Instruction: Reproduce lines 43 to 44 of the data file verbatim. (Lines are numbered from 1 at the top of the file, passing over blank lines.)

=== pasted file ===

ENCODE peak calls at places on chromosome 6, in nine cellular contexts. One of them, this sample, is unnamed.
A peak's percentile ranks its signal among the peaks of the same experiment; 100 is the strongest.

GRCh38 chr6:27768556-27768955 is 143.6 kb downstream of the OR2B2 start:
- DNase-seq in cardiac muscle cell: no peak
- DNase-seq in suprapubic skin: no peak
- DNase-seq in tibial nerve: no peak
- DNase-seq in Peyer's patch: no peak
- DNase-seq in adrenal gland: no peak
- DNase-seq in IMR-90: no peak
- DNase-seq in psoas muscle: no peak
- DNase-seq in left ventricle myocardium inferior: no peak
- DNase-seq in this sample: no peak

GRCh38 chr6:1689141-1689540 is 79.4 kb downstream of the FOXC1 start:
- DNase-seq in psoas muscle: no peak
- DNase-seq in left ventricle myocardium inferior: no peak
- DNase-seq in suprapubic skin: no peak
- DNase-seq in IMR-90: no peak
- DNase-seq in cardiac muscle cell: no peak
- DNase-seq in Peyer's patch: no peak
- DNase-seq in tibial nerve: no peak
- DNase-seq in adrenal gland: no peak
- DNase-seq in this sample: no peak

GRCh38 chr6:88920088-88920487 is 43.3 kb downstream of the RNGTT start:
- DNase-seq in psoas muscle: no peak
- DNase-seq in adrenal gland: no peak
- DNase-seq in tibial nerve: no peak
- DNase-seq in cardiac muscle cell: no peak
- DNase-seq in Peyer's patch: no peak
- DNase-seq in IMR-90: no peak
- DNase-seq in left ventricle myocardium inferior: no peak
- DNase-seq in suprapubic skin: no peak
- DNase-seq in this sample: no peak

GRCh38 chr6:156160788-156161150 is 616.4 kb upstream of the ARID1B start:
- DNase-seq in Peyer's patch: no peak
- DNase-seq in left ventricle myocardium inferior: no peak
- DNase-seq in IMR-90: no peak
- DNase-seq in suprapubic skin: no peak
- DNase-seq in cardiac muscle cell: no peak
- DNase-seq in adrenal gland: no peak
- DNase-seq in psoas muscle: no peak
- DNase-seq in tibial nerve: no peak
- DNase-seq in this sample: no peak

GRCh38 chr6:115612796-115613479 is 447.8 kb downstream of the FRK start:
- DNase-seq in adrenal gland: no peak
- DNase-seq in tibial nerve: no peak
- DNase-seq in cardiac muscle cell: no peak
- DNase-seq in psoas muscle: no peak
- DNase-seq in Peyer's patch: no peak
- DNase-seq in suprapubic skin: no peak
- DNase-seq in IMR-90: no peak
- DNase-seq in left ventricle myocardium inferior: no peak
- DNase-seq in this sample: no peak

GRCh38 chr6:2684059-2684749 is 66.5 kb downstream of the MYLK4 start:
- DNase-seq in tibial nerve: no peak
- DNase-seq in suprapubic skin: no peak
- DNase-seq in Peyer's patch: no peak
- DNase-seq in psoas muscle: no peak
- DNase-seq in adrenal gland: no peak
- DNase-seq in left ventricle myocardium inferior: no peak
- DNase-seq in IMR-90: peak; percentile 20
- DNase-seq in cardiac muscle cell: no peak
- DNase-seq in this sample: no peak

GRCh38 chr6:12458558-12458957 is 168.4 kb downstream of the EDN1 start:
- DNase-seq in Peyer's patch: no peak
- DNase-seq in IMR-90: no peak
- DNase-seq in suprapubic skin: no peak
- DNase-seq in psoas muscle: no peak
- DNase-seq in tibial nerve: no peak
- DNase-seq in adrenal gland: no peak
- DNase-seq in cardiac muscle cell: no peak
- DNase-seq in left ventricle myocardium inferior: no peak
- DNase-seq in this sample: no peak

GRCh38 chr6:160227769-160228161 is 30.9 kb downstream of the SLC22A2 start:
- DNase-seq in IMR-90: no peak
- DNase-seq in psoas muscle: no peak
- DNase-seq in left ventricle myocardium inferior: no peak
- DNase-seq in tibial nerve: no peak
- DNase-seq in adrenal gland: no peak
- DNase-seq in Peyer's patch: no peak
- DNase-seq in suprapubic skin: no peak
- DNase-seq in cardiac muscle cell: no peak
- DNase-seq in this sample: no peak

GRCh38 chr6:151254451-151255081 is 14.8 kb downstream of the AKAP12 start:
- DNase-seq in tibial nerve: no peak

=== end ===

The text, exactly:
GRCh38 chr6:115612796-115613479 is 447.8 kb downstream of the FRK start:
- DNase-seq in adrenal gland: no peak